Transformers. If you were a kid during the 80's, you might've been a fan; whether it was the toy line, the TV show, and apparently there was even a comic. And in order to find a way to sell more toys, the guys figured they might as well make a live-action movie. Or something like that.
And hence, we have the first movie about the war between the Autobots (led by Optimus Prime) and the Decepticons (led by Megatron) as it comes to Earth, with both parties in search of the "All Spark," a mysterious cube that powered their home world, Cybertron. Obviously, one side intends to use it for good; the other for evil. And some teenager named Sam Witwicky holds the key to finding its location on Earth.
Michael Bay was selected to direct this movie (and all its sequels), which is part of the reason there are often mixed emotions about this movie. To start, the action sequences are pretty doggone incredible. Watching the robots fight each other is what you came for, and the special effects department delivers and then some. The only problem with these scenes is that (if you're not already familiar with the various robots) without doing a little research you might have trouble figuring out which robot is which (save for Optimus, Megatron, and Bumblebee--Sam's guardian).
The biggest problem by far with this movie is much of what goes on when we're not watching robots in general. We spend more time than I'd like with Sam Witwicky and his personal life; little of it even ties into the actual plot of the movie, aside from him and his new car (Bumblebee). The attempts at humor used are just plain awful; material that I'd expect to find in maybe a teen "comedy" movie, but not in an action/adventure movie about robots fighting each other. And often the script (especially during these "comedy" scenes, which really aren't that funny) is just awful.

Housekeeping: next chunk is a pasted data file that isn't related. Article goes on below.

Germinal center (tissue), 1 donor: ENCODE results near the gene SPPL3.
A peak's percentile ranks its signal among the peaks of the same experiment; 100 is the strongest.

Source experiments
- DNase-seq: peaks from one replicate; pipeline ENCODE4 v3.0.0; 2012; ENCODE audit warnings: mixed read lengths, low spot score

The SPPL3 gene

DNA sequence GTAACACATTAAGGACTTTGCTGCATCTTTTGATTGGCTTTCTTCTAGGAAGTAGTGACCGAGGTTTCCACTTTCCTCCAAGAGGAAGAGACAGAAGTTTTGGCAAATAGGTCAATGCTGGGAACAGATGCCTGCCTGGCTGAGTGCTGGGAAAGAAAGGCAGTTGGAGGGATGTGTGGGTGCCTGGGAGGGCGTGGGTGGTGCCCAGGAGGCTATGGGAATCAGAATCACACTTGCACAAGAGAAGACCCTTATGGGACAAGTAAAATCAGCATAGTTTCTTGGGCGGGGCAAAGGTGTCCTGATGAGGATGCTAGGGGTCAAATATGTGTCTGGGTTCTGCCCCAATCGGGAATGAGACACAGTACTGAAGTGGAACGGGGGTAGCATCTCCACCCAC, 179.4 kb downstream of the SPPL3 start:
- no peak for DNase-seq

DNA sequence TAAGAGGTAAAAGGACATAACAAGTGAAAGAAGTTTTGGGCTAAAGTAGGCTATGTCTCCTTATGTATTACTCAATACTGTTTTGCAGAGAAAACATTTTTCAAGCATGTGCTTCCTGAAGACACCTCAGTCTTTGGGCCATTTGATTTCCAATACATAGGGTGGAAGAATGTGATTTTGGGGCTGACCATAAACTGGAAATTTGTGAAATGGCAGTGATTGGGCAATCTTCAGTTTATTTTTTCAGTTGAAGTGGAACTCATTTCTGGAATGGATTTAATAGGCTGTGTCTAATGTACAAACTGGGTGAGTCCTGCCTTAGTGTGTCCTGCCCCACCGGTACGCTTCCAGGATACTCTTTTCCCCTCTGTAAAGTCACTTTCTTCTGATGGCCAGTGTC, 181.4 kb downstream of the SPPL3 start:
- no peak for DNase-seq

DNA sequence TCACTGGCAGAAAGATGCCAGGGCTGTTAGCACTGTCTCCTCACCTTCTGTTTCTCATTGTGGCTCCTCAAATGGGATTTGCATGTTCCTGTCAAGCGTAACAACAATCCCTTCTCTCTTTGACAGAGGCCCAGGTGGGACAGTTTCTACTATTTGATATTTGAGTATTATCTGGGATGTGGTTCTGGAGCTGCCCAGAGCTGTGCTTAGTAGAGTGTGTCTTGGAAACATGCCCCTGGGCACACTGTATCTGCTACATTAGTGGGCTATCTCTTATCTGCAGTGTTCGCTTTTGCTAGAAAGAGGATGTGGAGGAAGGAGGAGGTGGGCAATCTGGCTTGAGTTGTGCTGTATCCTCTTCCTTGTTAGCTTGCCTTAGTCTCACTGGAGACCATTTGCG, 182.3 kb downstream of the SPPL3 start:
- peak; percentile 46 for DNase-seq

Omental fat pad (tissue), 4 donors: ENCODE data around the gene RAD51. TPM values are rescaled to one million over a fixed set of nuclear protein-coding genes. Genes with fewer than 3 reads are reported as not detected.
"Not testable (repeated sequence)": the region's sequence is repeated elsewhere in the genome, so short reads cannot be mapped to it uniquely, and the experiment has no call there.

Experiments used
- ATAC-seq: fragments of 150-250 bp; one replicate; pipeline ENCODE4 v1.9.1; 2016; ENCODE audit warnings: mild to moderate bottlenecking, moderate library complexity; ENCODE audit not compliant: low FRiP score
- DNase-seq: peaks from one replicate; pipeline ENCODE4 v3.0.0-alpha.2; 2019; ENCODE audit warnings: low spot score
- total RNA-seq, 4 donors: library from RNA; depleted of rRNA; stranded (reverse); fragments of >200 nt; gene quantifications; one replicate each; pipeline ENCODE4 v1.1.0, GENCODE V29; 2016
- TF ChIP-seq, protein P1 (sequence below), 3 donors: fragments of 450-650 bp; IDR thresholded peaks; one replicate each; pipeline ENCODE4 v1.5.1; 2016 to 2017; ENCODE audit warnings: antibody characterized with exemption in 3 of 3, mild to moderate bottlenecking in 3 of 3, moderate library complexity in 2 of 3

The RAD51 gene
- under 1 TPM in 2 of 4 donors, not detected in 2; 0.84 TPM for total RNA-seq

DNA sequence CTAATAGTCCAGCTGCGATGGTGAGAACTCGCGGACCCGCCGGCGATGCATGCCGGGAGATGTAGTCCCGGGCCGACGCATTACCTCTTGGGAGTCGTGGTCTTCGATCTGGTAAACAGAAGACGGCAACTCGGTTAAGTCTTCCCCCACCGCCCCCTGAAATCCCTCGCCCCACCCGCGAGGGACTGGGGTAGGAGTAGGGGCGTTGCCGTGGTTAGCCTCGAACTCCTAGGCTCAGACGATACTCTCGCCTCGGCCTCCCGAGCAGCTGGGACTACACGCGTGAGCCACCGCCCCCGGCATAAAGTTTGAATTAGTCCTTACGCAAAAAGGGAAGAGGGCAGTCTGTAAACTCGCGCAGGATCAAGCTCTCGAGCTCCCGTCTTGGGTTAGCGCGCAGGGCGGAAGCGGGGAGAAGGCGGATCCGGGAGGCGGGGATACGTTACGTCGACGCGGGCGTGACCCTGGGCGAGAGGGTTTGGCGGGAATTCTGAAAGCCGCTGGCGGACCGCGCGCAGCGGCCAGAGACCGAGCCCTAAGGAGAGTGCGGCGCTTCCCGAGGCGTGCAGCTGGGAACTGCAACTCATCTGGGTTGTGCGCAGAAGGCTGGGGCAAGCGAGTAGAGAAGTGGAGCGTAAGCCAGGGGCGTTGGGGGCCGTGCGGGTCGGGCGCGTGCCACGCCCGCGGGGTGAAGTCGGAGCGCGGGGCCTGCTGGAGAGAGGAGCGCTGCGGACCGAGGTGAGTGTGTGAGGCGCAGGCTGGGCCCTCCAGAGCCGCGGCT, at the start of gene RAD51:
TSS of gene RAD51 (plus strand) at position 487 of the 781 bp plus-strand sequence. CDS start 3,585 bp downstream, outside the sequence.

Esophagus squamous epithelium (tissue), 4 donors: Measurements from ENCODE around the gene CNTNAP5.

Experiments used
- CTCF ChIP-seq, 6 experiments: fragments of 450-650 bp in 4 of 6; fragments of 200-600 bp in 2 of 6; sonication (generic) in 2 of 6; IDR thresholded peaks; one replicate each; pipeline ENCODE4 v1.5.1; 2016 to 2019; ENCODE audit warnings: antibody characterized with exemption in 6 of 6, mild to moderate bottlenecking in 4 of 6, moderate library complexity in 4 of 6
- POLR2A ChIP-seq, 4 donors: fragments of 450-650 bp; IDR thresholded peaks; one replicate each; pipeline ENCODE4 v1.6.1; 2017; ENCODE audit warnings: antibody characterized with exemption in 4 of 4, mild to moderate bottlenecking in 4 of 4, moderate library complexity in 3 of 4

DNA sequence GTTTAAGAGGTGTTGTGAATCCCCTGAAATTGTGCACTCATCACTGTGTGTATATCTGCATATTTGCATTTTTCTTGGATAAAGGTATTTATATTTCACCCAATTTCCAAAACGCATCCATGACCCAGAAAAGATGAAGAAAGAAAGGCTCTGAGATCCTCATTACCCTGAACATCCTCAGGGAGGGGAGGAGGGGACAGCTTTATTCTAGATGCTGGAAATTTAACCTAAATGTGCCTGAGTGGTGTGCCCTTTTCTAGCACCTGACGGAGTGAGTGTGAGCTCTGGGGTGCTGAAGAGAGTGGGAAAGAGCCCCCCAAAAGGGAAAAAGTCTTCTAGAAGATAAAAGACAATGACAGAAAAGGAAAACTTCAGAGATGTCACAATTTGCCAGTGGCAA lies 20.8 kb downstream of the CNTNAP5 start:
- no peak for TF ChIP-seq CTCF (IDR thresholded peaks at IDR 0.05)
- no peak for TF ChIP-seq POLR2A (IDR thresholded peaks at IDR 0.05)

And honestly, I'm not that big on Sam Witwicky at all. He gets better during the awesome final act, but he's just annoying for most of the movie. I like Shia LeBeouf, but this isn't one of his better films. But he's better than Megan Fox (who plays his love interest), who isn't an actress so much as she is intended to be eye candy. As it turns out, the two primary military characters (Lennox and Epps) turn out to be far more appealing than the two main human characters and I wish we'd spent more time with them instead when we weren't spending time with the robots.
Really, what makes this movie worth watching at all is the Transformers themselves, their conflict and their battles. All of that is far more interesting, and it's what you came to watch in the first place. But we just spend too much time with meaningless human material that contributes little to nothing to the plot. The crude attempts at humor in most of this movie are awfully misguided and feel pretty out of place in a movie about robots fighting each other.
Transformers leaves you with mixed emotions, indeed; you might be wowed by the action sequences, but you'll be pretty frustrated with a lot of other things. If you're a fan of the material, and you enjoy big action films in general, you'll want to see it; but if you're looking for something a little more serious and more well done on things other than the action, this is not for you. I was entertained enough to not regret watching it, but it's definitely only for a certain audience/demographic.